Eagles Players, Owner React to NFL’s New National Anthem Policy

Standing for the anthem is now mandatory if players elect to take the field for the pre-game ceremony.

Chris Long and Malcolm Jenkins. (AP Photo/Matt Rourke.)

Caving to public pressure, the NFL has instituted a new policy that makes standing for the National Anthem mandatory during pregame ceremonies, commissioner Roger Goodell announced on Wednesday.

“It was unfortunate that on-field protests created a false perception among many that thousands of NFL players were unpatriotic. This is not and was never the case,” Goodell said in a statement. “This season, all league and team personnel shall stand and show respect for the flag and the anthem. Personnel who choose not to stand for the anthem may stay in the locker room until after the anthem has been performed.”

In the simplest of terms, this new measure forces anybody who had previously wished to join the social justice protest sparked by former San Francisco 49ers quarterback Colin Kaepernick to stay indoors or risk being fined. Individual teams can decide whether they wish to implement the fine for violations; if not, the league itself will collect.

Predictably, this decision from NFL owners has ruffled the feathers of a few outspoken Eagles – and even Jeffrey Lurie himself. Safety Malcolm Jenkins released the following statement on social media:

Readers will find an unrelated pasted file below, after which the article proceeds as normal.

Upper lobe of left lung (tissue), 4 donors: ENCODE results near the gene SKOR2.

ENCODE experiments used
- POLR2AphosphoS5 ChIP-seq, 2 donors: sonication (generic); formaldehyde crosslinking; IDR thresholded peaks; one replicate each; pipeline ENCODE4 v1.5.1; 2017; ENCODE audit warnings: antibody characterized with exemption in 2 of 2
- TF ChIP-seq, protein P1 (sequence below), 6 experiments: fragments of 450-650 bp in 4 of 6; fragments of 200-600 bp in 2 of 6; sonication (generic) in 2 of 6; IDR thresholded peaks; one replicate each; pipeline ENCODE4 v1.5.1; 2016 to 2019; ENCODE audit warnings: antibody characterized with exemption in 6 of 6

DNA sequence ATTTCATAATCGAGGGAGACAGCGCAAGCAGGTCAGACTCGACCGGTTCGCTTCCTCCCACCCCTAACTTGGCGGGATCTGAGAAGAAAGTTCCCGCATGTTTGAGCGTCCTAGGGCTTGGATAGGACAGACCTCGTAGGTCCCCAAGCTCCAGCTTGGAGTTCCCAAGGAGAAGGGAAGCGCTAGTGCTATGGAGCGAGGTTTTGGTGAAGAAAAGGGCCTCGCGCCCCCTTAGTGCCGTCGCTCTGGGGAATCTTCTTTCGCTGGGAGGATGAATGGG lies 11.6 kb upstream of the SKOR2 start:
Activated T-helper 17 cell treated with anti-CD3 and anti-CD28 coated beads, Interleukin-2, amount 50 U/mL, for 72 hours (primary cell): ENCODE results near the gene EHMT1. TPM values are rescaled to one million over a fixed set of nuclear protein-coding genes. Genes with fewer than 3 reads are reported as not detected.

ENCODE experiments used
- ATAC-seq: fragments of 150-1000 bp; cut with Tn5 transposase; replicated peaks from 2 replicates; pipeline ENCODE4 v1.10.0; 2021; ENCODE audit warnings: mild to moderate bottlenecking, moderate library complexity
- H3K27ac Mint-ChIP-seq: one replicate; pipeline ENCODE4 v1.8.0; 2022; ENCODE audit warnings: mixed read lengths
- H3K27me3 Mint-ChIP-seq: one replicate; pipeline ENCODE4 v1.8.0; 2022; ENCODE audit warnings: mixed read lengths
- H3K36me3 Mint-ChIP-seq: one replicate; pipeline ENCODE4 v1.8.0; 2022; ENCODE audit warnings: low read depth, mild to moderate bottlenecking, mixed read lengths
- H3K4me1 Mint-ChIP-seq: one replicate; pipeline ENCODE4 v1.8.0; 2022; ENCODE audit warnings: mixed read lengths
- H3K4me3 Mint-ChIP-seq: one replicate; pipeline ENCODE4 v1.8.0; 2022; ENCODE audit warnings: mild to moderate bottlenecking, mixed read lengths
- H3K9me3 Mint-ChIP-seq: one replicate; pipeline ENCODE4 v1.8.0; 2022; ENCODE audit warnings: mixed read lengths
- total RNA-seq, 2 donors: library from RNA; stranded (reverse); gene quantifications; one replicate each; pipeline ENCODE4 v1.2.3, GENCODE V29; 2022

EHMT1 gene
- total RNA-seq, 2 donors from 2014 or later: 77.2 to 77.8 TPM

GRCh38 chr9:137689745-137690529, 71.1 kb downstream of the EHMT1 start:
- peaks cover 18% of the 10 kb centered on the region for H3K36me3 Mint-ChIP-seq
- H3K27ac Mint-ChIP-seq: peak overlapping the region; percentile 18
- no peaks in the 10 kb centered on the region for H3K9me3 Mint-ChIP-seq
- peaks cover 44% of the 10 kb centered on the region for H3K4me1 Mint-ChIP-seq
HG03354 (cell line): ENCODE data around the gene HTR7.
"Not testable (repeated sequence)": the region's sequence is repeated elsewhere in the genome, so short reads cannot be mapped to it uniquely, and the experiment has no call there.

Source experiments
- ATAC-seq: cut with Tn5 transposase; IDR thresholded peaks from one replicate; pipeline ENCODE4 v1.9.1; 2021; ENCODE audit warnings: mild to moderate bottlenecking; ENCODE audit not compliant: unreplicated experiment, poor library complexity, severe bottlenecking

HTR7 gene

Teammate Chris Long echoed Jenkins’s sentiment, calling the rule change “fear of a diminished bottom line” and questioning the purpose of forced patriotism.


Offensive lineman Lane Johnson predicts that players will not go away quietly after having their platform diminished.

While it remains unclear which way Lurie voted on the new policy, he released the following statement about continuing this important dialogue borne out of Kaepernick’s kneeling:

“I have always believed it is the responsibility of sports teams to be very proactive in our communities. In this great country of ours, there are so many people who are hurting and marginalized, which is why I am proud of our players for continuously working to influence positive change. Their words and actions have demonstrated not only that they have a great deal of respect for our country, but also that they are committed to finding productive ways to fight social injustice, poverty and other societal issues that are important to all of us. We must continue to work together in creative and dynamic ways to make our communities stronger and better with equal opportunities for all.”

Not everybody was upset by the NFL’s move, however.